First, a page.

4. Finally, Kickstarter curates all of the projects that appear on its pages, so it clearly doesn’t see these types of campaigns as contrary to its mission. Of course, they take a cut of the funding, so I don’t think it’s in Kickstarter’s interest to turn them away. But if they wanted to impose this type of restriction, where would the cutoff be? How would they determine who is already too successful or has access to traditional capital? I don’t these lines are as clear cut as the haters want them to be.

What do you think? Do these large-scale projects belong on a platform alongside those of small independent artists and developers? Are people wasting their money by contributing? Do we have a right to be criticizing how people are spending their money? How do you decide which crowdfunding campaigns to support? Share your thoughts in the comments!

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Anne S

Anne S

Anne Sauer is an atheist with an appetite for science, good food, and making connections between the two. She is currently pursuing her MBA in Sustainable Management at Presidio Graduate School in San Francisco. Her favorite foods are salted caramel ice cream and chicken tikka masala. You can find her on twitter @aynsavoy.

2 Comments

  1. May 13, 2013 at 6:13 pm

    At some level of success there is only a “how much time” resource constraint, but until you’re George Lucas rich there is a sliding scale of how to best use those resources you’ve accumulated. Even if Braff has his X many million in the bank one would assume it isn’t necessarily prudent for him to take all of his savings from that success and roll the dice on one film of unknown financial viability when he can take some percentage of that, judge the market for a given project and secure other funding, and have the chance to make three or four films of questionably financial viability. Though I’m unsure if Braff specifically is the person for me, I like to have the opportunity to support even more successful creators in a given endeavor.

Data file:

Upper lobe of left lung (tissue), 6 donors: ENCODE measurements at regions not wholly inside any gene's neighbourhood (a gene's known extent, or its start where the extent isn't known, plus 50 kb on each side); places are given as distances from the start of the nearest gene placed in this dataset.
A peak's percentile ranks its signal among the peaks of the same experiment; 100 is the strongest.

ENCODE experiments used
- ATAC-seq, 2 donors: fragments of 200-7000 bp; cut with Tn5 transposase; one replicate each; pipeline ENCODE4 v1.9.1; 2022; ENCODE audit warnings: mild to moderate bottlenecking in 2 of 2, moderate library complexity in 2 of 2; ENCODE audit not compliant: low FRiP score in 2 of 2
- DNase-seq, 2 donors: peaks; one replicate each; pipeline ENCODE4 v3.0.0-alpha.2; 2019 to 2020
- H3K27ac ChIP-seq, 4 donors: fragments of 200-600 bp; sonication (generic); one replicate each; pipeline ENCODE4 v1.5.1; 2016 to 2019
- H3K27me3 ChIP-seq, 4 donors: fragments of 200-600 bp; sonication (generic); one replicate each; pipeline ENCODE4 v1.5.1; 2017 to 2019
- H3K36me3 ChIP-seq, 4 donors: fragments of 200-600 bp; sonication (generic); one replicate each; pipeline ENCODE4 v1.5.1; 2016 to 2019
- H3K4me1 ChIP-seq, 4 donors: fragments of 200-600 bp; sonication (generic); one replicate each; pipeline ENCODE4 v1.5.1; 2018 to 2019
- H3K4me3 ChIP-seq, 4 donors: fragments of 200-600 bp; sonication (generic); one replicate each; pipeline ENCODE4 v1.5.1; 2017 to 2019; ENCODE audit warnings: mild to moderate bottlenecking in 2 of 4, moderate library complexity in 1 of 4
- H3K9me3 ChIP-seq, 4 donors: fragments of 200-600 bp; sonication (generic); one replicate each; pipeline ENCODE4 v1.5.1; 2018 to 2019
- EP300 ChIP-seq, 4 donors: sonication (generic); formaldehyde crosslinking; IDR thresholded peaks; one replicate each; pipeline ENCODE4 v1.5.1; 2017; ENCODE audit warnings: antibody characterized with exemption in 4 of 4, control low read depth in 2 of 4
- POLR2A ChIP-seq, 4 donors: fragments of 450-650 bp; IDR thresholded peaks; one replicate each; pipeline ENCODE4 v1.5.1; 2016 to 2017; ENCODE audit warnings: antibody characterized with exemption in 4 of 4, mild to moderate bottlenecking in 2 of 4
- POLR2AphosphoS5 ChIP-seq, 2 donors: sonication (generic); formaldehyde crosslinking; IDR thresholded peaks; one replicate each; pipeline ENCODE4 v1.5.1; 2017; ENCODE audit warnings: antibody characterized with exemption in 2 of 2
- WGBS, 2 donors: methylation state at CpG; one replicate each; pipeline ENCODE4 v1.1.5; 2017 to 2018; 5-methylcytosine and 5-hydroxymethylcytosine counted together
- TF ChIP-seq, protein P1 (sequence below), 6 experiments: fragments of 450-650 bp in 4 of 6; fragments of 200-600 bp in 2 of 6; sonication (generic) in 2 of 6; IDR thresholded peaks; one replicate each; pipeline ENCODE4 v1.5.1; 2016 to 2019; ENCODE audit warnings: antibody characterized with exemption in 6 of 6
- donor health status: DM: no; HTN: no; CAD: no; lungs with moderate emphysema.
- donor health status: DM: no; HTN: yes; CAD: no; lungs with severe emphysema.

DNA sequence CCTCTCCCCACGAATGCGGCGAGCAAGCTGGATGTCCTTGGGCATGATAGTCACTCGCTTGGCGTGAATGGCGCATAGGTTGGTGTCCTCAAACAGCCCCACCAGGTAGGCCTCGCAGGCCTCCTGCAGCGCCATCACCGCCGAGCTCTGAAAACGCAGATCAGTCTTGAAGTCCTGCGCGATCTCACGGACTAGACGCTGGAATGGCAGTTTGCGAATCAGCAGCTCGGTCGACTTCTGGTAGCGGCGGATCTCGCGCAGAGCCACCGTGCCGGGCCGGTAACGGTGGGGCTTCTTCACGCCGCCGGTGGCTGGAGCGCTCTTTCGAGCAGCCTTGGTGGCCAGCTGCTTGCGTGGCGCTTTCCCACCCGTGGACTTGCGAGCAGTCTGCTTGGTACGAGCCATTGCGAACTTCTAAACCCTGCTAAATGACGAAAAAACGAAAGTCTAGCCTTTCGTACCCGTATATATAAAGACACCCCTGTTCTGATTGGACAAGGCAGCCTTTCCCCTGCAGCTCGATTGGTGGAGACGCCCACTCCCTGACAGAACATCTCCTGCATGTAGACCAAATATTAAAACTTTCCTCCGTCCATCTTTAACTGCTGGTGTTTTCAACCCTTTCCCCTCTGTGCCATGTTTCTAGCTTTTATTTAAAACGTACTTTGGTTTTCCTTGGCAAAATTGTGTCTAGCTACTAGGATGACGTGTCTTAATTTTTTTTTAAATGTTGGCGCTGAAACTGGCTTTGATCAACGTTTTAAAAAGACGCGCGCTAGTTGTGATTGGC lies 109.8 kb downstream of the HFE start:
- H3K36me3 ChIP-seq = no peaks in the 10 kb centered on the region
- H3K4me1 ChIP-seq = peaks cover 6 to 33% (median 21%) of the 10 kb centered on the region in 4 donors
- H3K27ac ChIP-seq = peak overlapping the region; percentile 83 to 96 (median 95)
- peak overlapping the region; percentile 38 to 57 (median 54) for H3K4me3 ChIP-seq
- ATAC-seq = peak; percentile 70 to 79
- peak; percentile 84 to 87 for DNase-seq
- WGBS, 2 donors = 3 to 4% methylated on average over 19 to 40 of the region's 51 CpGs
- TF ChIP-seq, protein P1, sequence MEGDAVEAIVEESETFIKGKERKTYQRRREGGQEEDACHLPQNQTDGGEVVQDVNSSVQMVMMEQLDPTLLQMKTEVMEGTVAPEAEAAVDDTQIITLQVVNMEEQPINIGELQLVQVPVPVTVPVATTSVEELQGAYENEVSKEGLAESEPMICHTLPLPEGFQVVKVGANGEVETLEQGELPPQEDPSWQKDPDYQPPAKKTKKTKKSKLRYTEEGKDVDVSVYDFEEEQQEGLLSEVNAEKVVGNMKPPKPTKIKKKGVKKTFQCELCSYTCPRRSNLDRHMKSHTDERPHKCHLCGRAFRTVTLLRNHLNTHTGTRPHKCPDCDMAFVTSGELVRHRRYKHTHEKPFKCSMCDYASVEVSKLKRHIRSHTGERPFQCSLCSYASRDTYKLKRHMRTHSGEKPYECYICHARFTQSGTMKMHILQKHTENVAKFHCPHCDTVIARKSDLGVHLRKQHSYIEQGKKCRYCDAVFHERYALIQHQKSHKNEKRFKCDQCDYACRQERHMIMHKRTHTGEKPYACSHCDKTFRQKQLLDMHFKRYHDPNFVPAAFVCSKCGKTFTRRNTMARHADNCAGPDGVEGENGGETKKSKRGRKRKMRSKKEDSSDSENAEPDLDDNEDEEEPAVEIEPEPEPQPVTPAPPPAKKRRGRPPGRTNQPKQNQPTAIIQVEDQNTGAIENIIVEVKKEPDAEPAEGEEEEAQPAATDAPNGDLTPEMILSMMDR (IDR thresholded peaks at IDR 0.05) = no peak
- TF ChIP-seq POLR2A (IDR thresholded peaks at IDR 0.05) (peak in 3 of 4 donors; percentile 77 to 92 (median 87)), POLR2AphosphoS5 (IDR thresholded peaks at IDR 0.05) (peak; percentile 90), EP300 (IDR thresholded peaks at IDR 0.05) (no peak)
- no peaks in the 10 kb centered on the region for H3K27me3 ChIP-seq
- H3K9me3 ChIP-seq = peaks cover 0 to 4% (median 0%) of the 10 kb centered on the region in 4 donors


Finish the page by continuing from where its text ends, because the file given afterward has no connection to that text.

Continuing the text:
At the risk of derailing the discussion: One of the things that I find interesting with this sort of thing is that kickstarter is funding a project, not “investing” in it. You’re paying for a chance to experience the project on some level, but there isn’t an investment expecting a financial return. I’d be curious to see how long until an investing equivalent to kickstarter crops up (or has it and I missed it?). Something like Kiva where you put your money in, let it work to get a project off the ground, and then get that money back to re-invest in other projects (possibly with profits).

  2. May 13, 2013 at 6:23 pm

    I don’t think that’s off-topic at all. In fact, Crowdfunder is currently developing securities-based crowdfunding: http://www.crowdfunder.com/p/contribution-vs-securities/ I doubt that will be the only model proposed, but they’ve done a lot of the legal work to set it up.